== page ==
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I have an Armstrong heat only furnace, board# G2D95CT080V16C-2A and a Honeywell programmable thermostat, model#: CT2800A1017. I've got an abundance of water on my property and would like to run a cooling coil A/C system. The water temp is around 6C year round. I'm wondering if anyone knows if I could use the existing thermostat to run the blower and open a solenoid valve for the water control when I switch the thermostat setting to 'cool.' I've attached screenshots of the furnace board wiring as well, can't add the thermostat. The thermostat has the following connections: W Y G (R + Rc, jumpered together). Currently I'm only using two wires, W + R. TIA.

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  • What are you using as the heat exchanger for this? Jun 27 at 22:55
  • I'm using this: shop.heatinn.com/product/00/890282/… House is small, only 700 sq ft on each of two floors. Jasen, will this allow the blower to work as well? Currently I only have two wires going to the thermostat and when I put the fan switch to "on" the blower doesn't start.
    – Slapshot73
    Jun 28 at 1:59
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I don't see a problem with that idea.

Inside your HVAC system is a stack: an air blower, a heat exchanger for the furnace (between air and combustion products), an optional heat exchanger for the A/C (between air and freon usually), and then off into the house's duct-opus.

The furnace and thermostat does not care how the heat exchanger gets cold. All it cares is that it gets cold when the Y and C wires are energized with 24VAC. 6F is about the right amount of cold. The amount of power you can draw from Y and C is in the neighborhood of 5 watts - enough to actuate a contactor. Don't plan on running a pump off it lol.

That said, a couple of design issues to consider.

Condensate.

You will be substituting a water-air heat exchanger for the usual freon-air "evaporator" heat exchanger. That is fine, and nobody objects. However, you must handle condensate, exactly the same as a freon heat exchanger. You will have exactly the same amount of condensate given the same amount of cooling. Freon doesn't cause condensate, chilling does. In fact, I would start with a freon heat exchanger, specifically to get a well-engineered condensate collector, and then substitute the freon tubes for water tubes.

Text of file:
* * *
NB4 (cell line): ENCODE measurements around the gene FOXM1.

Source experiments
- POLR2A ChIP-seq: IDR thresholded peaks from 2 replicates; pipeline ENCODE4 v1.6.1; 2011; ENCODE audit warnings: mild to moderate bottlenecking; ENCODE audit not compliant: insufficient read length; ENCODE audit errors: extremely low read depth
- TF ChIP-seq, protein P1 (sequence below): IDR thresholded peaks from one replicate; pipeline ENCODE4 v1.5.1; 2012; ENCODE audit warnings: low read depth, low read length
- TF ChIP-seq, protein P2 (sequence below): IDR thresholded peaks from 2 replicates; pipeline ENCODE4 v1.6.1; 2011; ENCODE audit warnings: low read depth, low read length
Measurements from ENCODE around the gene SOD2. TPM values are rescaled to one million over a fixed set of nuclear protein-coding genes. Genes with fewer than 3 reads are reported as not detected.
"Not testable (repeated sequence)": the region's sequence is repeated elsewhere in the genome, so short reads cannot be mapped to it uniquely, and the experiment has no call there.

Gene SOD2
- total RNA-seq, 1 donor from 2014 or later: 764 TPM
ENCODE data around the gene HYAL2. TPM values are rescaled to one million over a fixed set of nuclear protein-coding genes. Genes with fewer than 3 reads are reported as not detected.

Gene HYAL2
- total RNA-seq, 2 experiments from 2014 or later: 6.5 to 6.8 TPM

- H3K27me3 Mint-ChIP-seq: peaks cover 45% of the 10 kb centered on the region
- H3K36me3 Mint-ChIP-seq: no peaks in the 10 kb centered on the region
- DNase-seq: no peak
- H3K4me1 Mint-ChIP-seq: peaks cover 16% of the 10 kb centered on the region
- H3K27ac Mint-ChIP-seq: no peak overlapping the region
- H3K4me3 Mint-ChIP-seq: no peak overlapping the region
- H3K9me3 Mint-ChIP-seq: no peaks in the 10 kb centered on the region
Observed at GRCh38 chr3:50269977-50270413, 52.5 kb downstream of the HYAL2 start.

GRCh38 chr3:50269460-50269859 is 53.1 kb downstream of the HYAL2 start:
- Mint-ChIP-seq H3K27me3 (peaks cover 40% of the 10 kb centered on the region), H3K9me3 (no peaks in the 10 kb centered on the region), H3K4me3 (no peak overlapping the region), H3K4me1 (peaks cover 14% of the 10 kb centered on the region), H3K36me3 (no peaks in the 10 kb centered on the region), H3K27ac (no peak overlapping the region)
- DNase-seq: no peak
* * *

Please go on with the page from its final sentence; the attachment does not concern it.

Water volume.

Take care that your calculations are correct for the amount of water you will need. Fortunately, America is here to help! We have our own very special unit called the BTU. Yup, invented it ourselves.

A BTU is the energy needed to raise the temperature of 1 pound of water 1 degree F.
1 pound of water is very close to 1/2 liter.

A KILOCALORIE is the energy needed to raise the temperature of 1 kilogram of water 1 degree C.

Suppose water going through the system will rise in temperature 5C - from 6C to 11C. That means 5 kilocalories of water per kilogram (liter) of water moved through the system.

Let's say you want 35,000 BTU per hour of cooling capacity, that's 9000 kilocalories per hour. At 5 Kcal/liter of water, that means you need to move 1800 liters of water per hour through that cooler.

So you are talking about 1800 liters/hour, or 30 liters/minute pumping capacity, with pipe sizes and heat exchanger sizes appropriate to that. All presuming the above, of course.

Why not extract all the heat from 6C to target room temp of 20C? Because temperature transfer is proportional to temperature difference. The less difference, the slower the heat transfer - necessitating exponentially larger heat exchangers. That's why I kept you in the 6-11C range for this pencil exercise, so you'd have a chance of having a heat exchanger about the size of the freon one.

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connect the contactor for the pump or solenoid for the water valve where it says "condenser" in that wiring diagram. (to the C any Y thermostat terminals)

You'll need to additionally have the Y terminal on the control board connected to your thermostat's Y terminal.

When the thermostat calls for cooling the device connected as "consenser" will receive 24V AC.

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